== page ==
B1 | Optimisation of Process Chains under Uncertainty
The aim of subproject B1 was to control uncertainty in process chains using mathematical models and optimization methods. Uncertainty was taken into account in the production phase, as well as in the using phase of the product. On the one had, components underly random influences in the raw material, on the other hand, uncertainty results from unpredictable process behavior or due to the fact that the behavior of the end customers is difficult to predict. The optimization methods used in the project are based on quantified (mixed-integer) linear programs. Together with engineering projects, the following applications were examined within the framework of the project:
Control of a process chain under material uncertainty on the example of tumbling
Together with project B2, it was investigated how a forward-looking information survey on the uncertain material properties of semi-finished products can be combined with a robust production planning. For the model it was assumed that the height of the semi-finished products is uncertain and that the height distribution can be anticipated in advance by the use of sensors in each case for a semi-finished batch. The adaptive forming process can be adjusted to different heights, but not every height can be produced. A multi-stage optimization model was developed to calculate an optimal production strategy. Calculation with realistic data showed that a robust solution has similar average costs as the stochastic. However, it shows significantly better worst-case behavior and is thus to be preferred.
Production planning under uncertainty in the virtual SFB demonstrator
In the first funding period, a production and lot size planning model was developed, which was taken up in the second funding period and modified for the production planning of the virtual demonstrator. Quantified integer optimization models were developed to calculate robust batch sizes under uncertainty. Sources of uncertainty include time-dependent demand, energy costs, and machine failures. The production process chain of the SFB demonstrator was represented by a Gozinto graph. The model can be used to evaluate the impact of design changes at the SFB demonstrator at an early stage on production costs and to assess the uncertainty in production. In particular, the calculations show that energy costs are less critical for planning compared to the influence of changing demand or machine failures.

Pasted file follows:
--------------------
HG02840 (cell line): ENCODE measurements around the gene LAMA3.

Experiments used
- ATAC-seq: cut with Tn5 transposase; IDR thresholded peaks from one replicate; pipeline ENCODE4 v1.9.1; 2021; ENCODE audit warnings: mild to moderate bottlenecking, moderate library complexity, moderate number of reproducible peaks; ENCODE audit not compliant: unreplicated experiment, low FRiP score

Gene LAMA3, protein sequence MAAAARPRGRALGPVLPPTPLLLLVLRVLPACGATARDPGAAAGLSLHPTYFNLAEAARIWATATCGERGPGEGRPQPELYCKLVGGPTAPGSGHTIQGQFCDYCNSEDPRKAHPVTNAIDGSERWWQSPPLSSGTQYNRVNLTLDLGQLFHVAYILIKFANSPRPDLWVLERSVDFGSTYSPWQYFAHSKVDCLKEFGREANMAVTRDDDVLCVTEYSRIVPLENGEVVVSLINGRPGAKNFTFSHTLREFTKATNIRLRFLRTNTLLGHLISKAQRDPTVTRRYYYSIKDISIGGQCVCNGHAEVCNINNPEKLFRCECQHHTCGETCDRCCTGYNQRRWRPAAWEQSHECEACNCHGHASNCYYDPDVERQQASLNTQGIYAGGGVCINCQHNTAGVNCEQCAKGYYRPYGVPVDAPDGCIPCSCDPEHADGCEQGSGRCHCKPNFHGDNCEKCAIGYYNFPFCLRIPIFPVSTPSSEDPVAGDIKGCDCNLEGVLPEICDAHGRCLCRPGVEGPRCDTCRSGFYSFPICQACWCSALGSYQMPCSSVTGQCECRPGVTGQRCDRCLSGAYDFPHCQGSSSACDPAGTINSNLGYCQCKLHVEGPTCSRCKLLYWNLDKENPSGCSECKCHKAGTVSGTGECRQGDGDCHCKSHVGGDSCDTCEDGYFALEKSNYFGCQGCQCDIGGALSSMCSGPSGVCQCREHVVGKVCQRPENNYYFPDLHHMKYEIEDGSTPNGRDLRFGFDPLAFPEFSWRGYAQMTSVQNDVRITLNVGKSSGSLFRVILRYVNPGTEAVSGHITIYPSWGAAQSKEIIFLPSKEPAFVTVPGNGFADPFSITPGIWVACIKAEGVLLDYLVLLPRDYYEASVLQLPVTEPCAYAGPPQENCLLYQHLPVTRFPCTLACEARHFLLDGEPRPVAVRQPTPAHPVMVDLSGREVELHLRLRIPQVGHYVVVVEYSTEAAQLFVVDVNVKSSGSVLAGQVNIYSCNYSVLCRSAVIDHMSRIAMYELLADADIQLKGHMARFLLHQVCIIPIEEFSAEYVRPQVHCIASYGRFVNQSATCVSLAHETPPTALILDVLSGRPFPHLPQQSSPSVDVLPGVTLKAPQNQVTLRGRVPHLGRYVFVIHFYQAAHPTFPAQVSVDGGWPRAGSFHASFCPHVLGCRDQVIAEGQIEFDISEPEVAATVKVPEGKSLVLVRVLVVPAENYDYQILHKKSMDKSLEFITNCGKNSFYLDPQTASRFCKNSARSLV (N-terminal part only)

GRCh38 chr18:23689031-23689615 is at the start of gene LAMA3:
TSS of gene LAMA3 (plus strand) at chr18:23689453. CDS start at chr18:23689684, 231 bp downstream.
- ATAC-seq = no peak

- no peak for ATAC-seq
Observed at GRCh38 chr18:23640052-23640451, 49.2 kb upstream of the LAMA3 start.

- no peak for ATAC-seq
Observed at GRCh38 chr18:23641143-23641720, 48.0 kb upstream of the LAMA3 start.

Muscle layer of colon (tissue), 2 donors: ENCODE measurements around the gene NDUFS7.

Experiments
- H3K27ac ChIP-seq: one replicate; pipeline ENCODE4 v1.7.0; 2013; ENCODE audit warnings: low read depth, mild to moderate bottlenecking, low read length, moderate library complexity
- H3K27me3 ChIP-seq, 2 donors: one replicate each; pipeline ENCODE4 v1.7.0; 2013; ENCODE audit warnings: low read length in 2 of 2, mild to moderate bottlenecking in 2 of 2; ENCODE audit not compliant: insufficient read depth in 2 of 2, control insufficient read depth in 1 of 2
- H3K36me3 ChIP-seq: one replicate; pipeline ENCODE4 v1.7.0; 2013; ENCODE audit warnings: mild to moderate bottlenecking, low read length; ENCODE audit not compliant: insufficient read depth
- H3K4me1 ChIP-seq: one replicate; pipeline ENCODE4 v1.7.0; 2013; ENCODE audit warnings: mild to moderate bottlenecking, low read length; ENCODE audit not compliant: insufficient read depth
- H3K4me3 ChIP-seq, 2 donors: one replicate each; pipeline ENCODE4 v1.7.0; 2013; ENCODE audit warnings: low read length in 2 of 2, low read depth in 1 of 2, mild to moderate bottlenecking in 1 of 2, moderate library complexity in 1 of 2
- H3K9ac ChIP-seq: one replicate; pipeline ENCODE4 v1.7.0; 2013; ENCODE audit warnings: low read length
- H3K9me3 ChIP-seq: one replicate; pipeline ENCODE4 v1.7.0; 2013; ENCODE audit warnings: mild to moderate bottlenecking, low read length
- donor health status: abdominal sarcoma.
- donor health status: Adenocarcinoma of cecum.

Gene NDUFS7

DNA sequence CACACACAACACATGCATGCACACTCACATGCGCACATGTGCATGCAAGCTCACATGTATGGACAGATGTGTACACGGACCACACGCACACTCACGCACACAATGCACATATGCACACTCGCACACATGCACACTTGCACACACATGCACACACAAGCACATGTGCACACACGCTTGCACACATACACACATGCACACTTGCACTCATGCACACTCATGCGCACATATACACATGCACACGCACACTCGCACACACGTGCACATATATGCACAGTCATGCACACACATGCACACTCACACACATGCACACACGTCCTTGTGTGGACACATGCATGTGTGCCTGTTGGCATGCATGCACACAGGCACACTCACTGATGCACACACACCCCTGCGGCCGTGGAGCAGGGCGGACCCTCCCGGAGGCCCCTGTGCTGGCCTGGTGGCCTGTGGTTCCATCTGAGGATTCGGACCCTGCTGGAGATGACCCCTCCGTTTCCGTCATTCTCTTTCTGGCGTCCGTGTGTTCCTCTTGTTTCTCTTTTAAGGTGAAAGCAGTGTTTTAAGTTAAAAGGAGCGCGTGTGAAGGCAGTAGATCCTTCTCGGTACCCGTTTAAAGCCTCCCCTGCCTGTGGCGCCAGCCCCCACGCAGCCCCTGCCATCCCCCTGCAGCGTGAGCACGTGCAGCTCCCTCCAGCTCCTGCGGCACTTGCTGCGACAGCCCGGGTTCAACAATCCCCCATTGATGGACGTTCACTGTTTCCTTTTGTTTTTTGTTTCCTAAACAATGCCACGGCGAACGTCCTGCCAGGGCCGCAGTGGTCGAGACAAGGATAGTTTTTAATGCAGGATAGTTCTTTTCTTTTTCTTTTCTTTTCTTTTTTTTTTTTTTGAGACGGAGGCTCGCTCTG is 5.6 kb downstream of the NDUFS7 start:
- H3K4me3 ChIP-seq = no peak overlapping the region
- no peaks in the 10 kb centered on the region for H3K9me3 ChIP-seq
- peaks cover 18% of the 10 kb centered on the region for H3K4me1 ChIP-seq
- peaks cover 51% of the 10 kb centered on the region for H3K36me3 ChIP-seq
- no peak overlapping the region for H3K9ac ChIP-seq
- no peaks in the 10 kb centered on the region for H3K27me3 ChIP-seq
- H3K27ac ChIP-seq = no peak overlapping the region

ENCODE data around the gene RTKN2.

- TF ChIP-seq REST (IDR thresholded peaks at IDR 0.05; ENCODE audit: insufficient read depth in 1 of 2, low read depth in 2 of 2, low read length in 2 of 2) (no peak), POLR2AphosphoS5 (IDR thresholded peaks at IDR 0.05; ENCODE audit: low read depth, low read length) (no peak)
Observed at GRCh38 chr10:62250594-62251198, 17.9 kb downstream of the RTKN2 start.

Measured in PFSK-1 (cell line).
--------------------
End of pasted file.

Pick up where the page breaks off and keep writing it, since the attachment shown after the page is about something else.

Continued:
Optimal energy application planning of an actively damped electric vehicle
Active systems such as the active air spring damper (aLFD), which is investigated within the framework of project C4, are able to regulate the build-up acceleration and wheel load fluctuations of a vehicle by using energy in such a way that the driving safety compared to a vehicle with a passive damping is increased. In collaboration with transfer project T2, a dynamic program for the calculation of an optimal energy application strategy was developed.
In the first funding period it was shown that quantified programs are well suited to model multi-stage decision-making under uncertainty. In the second funding period the definition of the quantified linear program (QLP) was extended by a target function according to the minimax principle. This allowed us to treat problems with a quality measure. In particular, multi-stage robust optimization problems resulting from CRC 805 applications and having target functions such as cost or efficiency can be modeled.
The conceptually simplest way to solve quantified programs is the formulation of a deterministic equivalent (DEP) and the use of standard solvers for linear (mixed-integer) optimization problems. In the second funding period, a QLP solver established during the first funding period was further developed. On the one hand, the core became faster and more numerically stable, in particular on multi-stage problems. A technique called Quantifier Shifting has been integrated which generates both feasible solutions and bounds with a small computational effort. NETLIB generated test instances with up to 25 universally quantified variables (over 30 million scenarios) can be solved in less than 24 hours.
|Prof. Dr. rer. nat. Ulf Lorenz|
|Prof. Dr. rer. nat. Alexander Martin|
|Prof. Dr. Marc Pfetsch|